- Division of Emergency Medicine, Boston Children’s Hospital andHarvard Medical School, Boston, MA 02115, USA
Because Lyme and septic arthritis may present similarly, we sought to identify children with knee monoarthritis at low risk for septic arthritis who may not require arthrocentesis.
We performed a retrospective study of children with knee monoarthritis presenting to 1 of 2 pediatric centers, both located in Lymedisease-endemic areas. Septic arthritis was defined by a positive result on synovial fluid culture or synovial fluid pleocytosis with a positive blood culture result. Lyme arthritis was defined as a positive Lyme serologic result or physician-documented erythema migrans rash. All other children were considered to have other inflammatory arthritis. A clinical prediction model was derived by using recursive partitioning to identify children at low risk for septic arthritis, and the model was then externally validated.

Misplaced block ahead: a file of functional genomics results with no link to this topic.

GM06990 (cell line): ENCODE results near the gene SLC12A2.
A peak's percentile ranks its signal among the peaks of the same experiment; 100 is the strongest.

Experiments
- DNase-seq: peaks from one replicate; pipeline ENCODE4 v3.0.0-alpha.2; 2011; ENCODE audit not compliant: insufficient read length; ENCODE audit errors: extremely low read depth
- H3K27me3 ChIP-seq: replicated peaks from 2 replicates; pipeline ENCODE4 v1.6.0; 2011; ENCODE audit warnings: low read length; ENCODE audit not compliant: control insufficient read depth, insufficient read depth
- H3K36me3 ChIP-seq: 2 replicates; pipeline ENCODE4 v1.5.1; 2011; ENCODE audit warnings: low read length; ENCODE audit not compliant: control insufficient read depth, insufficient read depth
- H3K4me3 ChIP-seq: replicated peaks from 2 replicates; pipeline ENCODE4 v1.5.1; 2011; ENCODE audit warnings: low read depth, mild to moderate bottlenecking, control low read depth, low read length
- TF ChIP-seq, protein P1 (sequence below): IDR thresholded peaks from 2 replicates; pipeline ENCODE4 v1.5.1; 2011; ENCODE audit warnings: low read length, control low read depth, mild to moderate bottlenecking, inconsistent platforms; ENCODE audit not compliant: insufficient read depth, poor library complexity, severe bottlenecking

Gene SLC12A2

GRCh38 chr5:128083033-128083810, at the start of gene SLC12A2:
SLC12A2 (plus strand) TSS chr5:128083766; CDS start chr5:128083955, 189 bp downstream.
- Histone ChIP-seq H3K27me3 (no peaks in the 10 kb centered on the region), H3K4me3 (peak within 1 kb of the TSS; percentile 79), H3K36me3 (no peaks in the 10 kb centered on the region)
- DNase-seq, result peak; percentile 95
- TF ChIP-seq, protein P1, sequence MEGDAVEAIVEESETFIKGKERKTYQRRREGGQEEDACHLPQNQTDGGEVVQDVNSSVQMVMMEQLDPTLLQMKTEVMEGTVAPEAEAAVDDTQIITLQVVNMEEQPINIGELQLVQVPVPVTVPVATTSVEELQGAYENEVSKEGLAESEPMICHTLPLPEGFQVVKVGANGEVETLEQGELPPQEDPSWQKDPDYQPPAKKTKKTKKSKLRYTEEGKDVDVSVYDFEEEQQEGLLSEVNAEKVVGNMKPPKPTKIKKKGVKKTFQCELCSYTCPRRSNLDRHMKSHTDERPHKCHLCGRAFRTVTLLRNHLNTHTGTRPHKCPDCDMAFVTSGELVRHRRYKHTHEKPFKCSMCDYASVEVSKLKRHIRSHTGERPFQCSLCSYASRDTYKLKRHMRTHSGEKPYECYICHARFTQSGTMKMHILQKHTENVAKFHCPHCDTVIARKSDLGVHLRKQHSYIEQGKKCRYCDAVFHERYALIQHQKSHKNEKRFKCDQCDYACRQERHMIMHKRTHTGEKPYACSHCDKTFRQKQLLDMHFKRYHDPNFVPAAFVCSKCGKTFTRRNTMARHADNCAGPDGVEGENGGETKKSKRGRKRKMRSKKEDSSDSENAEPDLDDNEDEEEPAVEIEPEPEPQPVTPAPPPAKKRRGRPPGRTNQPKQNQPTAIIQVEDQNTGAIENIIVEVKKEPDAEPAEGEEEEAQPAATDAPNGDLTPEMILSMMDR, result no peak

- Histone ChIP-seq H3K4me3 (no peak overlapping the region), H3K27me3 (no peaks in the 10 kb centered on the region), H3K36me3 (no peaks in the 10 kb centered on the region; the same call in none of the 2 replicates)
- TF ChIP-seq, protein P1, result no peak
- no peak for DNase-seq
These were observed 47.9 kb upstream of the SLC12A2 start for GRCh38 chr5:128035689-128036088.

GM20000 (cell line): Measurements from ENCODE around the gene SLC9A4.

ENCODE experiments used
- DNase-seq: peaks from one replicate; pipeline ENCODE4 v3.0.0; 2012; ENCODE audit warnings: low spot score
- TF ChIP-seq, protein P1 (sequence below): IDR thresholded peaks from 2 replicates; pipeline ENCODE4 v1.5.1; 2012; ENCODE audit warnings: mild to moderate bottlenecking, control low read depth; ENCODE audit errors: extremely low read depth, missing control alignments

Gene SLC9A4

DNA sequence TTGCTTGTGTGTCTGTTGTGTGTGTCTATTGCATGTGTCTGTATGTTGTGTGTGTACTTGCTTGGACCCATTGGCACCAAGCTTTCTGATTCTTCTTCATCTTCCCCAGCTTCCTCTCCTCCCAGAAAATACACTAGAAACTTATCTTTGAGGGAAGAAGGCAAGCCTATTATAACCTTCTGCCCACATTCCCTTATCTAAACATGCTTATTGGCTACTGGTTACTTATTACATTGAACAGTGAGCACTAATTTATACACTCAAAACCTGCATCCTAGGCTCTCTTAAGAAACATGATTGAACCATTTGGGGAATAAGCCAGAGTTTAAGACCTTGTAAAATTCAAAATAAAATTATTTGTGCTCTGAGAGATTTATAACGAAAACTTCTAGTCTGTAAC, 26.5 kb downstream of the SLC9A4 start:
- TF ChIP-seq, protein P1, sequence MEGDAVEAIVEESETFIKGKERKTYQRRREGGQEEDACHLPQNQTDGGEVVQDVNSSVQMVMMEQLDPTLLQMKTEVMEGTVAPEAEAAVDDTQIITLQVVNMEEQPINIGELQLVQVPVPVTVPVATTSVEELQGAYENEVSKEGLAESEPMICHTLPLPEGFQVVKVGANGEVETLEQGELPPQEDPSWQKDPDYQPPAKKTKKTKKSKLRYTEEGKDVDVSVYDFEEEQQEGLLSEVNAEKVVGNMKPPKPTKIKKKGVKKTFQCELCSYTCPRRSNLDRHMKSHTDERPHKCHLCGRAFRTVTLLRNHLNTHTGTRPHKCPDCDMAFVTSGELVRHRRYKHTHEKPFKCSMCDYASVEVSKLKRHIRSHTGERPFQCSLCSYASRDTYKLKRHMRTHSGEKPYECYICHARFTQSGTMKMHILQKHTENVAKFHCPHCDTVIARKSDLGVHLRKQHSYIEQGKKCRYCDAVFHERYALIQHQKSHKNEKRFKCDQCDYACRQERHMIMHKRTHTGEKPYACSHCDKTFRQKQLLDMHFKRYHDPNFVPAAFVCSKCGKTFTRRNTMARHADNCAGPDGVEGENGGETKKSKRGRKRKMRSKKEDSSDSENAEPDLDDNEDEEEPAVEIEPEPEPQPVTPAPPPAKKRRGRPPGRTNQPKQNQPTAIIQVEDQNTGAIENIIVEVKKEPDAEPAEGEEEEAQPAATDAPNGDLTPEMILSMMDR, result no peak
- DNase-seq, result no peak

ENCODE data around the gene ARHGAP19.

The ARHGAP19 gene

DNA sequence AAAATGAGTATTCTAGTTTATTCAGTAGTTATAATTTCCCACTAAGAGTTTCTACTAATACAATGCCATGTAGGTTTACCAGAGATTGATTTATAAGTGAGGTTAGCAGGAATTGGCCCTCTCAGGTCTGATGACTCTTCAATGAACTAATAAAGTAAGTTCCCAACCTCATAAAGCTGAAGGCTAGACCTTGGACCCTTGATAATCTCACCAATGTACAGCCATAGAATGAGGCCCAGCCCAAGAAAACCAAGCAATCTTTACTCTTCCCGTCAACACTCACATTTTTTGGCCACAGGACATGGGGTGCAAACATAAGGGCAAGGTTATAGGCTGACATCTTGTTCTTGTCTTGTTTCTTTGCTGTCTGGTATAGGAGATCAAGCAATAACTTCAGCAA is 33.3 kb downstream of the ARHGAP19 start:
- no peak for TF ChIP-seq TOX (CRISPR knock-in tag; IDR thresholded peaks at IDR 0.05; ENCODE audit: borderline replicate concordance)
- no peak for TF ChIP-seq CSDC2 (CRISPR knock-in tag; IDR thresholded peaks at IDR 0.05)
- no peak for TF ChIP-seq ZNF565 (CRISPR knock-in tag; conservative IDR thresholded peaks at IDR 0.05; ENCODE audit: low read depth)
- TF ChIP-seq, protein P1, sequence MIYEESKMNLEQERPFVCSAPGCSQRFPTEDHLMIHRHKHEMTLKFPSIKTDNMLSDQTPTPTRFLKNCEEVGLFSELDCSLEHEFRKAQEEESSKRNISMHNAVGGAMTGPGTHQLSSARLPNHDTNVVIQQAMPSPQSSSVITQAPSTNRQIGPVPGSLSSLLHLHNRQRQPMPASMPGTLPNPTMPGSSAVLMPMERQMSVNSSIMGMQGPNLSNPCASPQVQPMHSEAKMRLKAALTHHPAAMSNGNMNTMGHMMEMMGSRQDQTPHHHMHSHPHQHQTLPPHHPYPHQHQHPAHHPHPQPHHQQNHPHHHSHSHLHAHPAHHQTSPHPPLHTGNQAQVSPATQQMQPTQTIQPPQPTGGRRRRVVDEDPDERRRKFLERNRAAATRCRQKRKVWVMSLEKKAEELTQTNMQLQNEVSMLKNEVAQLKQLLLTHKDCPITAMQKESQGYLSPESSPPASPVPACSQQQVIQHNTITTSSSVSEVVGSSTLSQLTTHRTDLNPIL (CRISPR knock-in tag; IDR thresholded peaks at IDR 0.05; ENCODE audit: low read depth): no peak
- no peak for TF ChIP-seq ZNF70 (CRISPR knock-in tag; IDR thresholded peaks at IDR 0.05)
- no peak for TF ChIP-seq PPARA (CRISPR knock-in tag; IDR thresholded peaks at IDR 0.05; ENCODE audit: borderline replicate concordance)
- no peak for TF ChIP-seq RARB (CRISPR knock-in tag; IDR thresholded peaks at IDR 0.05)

We identified 673 patients with knee monoarthritis; 19 (3%) had septic arthritis, 341 (51%) had Lyme arthritis, and 313 (46%) had other inflammatory arthritis. The following predictors of knee septic arthritis were identified: peripheral blood absolute neutrophil count ≥10 × 10(3) cells per mm(3) and an erythrocyte sedimentation rate ≥40 mm/hour. In the validation population, no child with a absolute neutrophil count <10 × 10(3) cells per mm(3) and an erythrocyte sedimentation rate <40 mm/hour had septic arthritis (sensitivity: 6 of 6 [100%], 95% confidence interval [CI]: 54-100; specificity: 87 of 160 [54%], 95% CI: 46-62). Overall, none of the 19 children with septic arthritis were classified as low risk (10%, 95% CI: 0-17).
Laboratory criteria can be used to identify children with knee monoarthritis at low risk for septic arthritis who may not require diagnostic arthrocentesis